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Fourth World Eye Blog

Russia’s “Recollapse” – Chechnya’s Independence: The lesson of Somalia

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The Russian Federation is broken. It is unable to function as a state according to the ordinary terms that define an internationally recognized state. Like Burma (Myanmar), Haiti, Colombia, Congo, Honduras, Indonesia, Bangladesh, North Korea, Afghanistan, Rwanda, Burundi, the Sudan and Somalia the Russian Federation is incapable of fulfilling the fundamental requirements of a state. The key issue is whether the Russian Federation can exercise sovereignty over all the territory it claims and whether central authority extends universal legal systems to claimed boundaries. Russia can claim neither.

The Russian Federation is a broken state and should be systematically dismantled into pieces more governable, economical and manageable. Any state that is broken, no longer capable of functioning as a legitimate political entity, it should be declared bankrupt and placed in international receivership. All relevant cultural and political interests should be brought into negotiations to organize and function as smaller political entities. Where states cannot be formed, internationally recognized nations should be recognized. Independent indigenous nations like those in the declared Republic of Somaliland can often function stably and peacefully in a way many states fail to function. Chechyna should be recognized by the international community as an independent political community. The Russian Federation should be declared by the international community a bankrupt state. A smaller Russia with responsible economic relations with its neighbors in the Ukraine to the west, Komi to the east and the small nations of the Caucuses to the south would serve its people better and it would not threaten instability in the region in the way it now does. The Somaliland example should inform international policy toward all broken states. There will be fewer wars, fewer refugees, fewer dead and more peace.

Crazed with anger at its own impotence after years of German and United States economic aid, and growing, uncontrolled corruption throughout its government in Moscow Russia turns to its terrorist heritage to strike the Chechen people. Prime Minister Vladimir Putin took the helm of the Russian sinking ship and decided in early September to turn loose a frustrated, unpaid and often demoralized military to attack one of the smallest republics in Eurasia. In a desperate attempt to distract the Russian people from their economic and social woes Putin launched a war on the pretext of "fighting terrorism." In an effort to attempt a reversal of the humiliation Russia suffered after the recently ended Chechen war of independence Putin seeks to reoccupy the Republic of Chechyna. Symbolically showing a threatening grimace to indirectly threaten other non-Russian peoples in the Federation to prevent others from breaking away from the Russian Federation Putin notifies other non-Russians that they too would fall under the weight of the Russian cannon. Finally, and for Russia's economic interest, Putin has invaded Chechyna again to lay claim to economically important Chechen ruled territory over which oil pipelines could be laid to feed the money bandits in Moscow.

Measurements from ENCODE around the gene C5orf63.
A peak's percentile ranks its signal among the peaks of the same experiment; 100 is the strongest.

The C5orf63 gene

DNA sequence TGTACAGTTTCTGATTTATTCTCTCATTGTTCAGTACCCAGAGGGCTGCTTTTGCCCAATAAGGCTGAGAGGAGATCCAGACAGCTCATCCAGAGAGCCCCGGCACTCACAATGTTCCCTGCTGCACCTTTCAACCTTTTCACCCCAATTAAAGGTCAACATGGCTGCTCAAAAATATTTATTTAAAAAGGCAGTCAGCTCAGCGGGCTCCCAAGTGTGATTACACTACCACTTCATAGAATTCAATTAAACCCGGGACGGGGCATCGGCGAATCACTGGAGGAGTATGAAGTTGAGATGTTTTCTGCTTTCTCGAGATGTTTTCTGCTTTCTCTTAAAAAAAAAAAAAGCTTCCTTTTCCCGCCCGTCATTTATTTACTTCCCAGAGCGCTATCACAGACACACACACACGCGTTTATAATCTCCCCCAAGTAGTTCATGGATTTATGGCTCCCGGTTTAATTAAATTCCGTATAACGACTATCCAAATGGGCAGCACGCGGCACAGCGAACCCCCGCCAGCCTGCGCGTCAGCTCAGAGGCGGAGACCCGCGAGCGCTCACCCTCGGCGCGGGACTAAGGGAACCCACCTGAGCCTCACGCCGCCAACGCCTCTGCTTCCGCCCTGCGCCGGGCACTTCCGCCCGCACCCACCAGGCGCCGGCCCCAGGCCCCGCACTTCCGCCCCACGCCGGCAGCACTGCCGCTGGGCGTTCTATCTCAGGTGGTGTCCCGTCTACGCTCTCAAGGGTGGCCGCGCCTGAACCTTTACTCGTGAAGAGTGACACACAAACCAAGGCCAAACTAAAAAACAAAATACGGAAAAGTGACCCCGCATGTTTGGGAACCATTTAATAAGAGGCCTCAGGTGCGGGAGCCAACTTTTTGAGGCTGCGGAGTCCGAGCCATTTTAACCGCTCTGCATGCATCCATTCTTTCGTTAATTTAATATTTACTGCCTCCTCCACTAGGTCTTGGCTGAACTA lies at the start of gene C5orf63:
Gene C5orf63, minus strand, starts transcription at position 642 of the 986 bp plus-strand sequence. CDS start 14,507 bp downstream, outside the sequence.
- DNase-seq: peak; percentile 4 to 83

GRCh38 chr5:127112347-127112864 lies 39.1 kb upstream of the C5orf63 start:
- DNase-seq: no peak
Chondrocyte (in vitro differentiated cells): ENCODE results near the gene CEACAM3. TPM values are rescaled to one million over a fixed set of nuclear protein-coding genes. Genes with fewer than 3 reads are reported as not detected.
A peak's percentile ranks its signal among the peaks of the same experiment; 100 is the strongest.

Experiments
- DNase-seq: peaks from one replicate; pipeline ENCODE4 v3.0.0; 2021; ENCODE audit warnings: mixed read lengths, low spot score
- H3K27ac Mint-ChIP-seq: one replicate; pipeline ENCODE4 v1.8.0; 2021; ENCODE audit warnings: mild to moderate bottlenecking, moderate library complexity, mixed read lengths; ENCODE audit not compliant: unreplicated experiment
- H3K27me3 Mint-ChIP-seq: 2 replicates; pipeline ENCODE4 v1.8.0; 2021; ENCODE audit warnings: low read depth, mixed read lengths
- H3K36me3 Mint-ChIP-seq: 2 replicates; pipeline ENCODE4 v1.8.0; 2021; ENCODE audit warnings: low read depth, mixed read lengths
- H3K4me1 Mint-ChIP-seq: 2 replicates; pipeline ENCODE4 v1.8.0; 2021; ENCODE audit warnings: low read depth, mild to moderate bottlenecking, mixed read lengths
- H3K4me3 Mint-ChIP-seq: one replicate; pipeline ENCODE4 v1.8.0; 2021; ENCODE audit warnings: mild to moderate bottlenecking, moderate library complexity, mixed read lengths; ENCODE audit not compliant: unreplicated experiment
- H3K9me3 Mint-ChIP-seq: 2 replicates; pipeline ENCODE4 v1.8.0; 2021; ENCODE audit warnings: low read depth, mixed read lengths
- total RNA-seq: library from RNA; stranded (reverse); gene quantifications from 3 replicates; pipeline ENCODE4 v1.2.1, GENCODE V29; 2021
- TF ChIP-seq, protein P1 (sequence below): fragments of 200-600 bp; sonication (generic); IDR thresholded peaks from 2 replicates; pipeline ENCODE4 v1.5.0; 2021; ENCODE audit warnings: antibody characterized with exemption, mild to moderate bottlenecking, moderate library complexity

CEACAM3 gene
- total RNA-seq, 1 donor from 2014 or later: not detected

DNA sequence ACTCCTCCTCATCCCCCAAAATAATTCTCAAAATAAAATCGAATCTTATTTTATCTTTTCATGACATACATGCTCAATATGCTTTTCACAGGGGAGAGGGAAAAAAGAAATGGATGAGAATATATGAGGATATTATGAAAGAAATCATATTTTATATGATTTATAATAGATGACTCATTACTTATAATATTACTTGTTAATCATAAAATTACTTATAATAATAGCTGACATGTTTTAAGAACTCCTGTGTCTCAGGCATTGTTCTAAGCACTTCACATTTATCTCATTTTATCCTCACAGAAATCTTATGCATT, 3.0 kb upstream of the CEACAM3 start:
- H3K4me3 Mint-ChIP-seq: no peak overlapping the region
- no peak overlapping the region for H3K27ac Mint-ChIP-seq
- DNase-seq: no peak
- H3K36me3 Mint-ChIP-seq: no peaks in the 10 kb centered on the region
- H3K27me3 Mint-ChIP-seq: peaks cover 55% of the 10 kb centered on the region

When the main constituents of a government no-longer support its policies nor its leaders conventional wisdom calls for a war. Confirming its slide into political, economic and moral poverty, Russia turned rockets and cannons on the war weary and weakened Chechen people killing thousands, but not receiving serious opposition from the Chechen military-who seem to be laying in wait for a counter attack. Russia is on the verge of recollapse, only this time Russians have the most to loose. The core territory where most Russians live-mainly around Moscow, St. Petersburg and in land areas in an arc running south of Moscow and a little to the east-has little to sustain the Russian population economically. Russia needs to control non-Russian populations because virtually all of the natural wealth in the Russian Federation is in non-Russian territories, like the Republic of Chechyna. Most of the money from the International Monetary Fund has been frittered away or stolen through graft and little or no infrastructure has been rebuilt in the Federation. The Russian people know about government incompetence. They have watched it and allowed it for generations as long as the corruption benefited most of the people. Now, the world sees what was hidden by formerly secretive dictators. Now, very few of the Russians actually benefit from the corruption thanks to rampant bandit capitalism. The collapse of the Russian Federation is already well underway.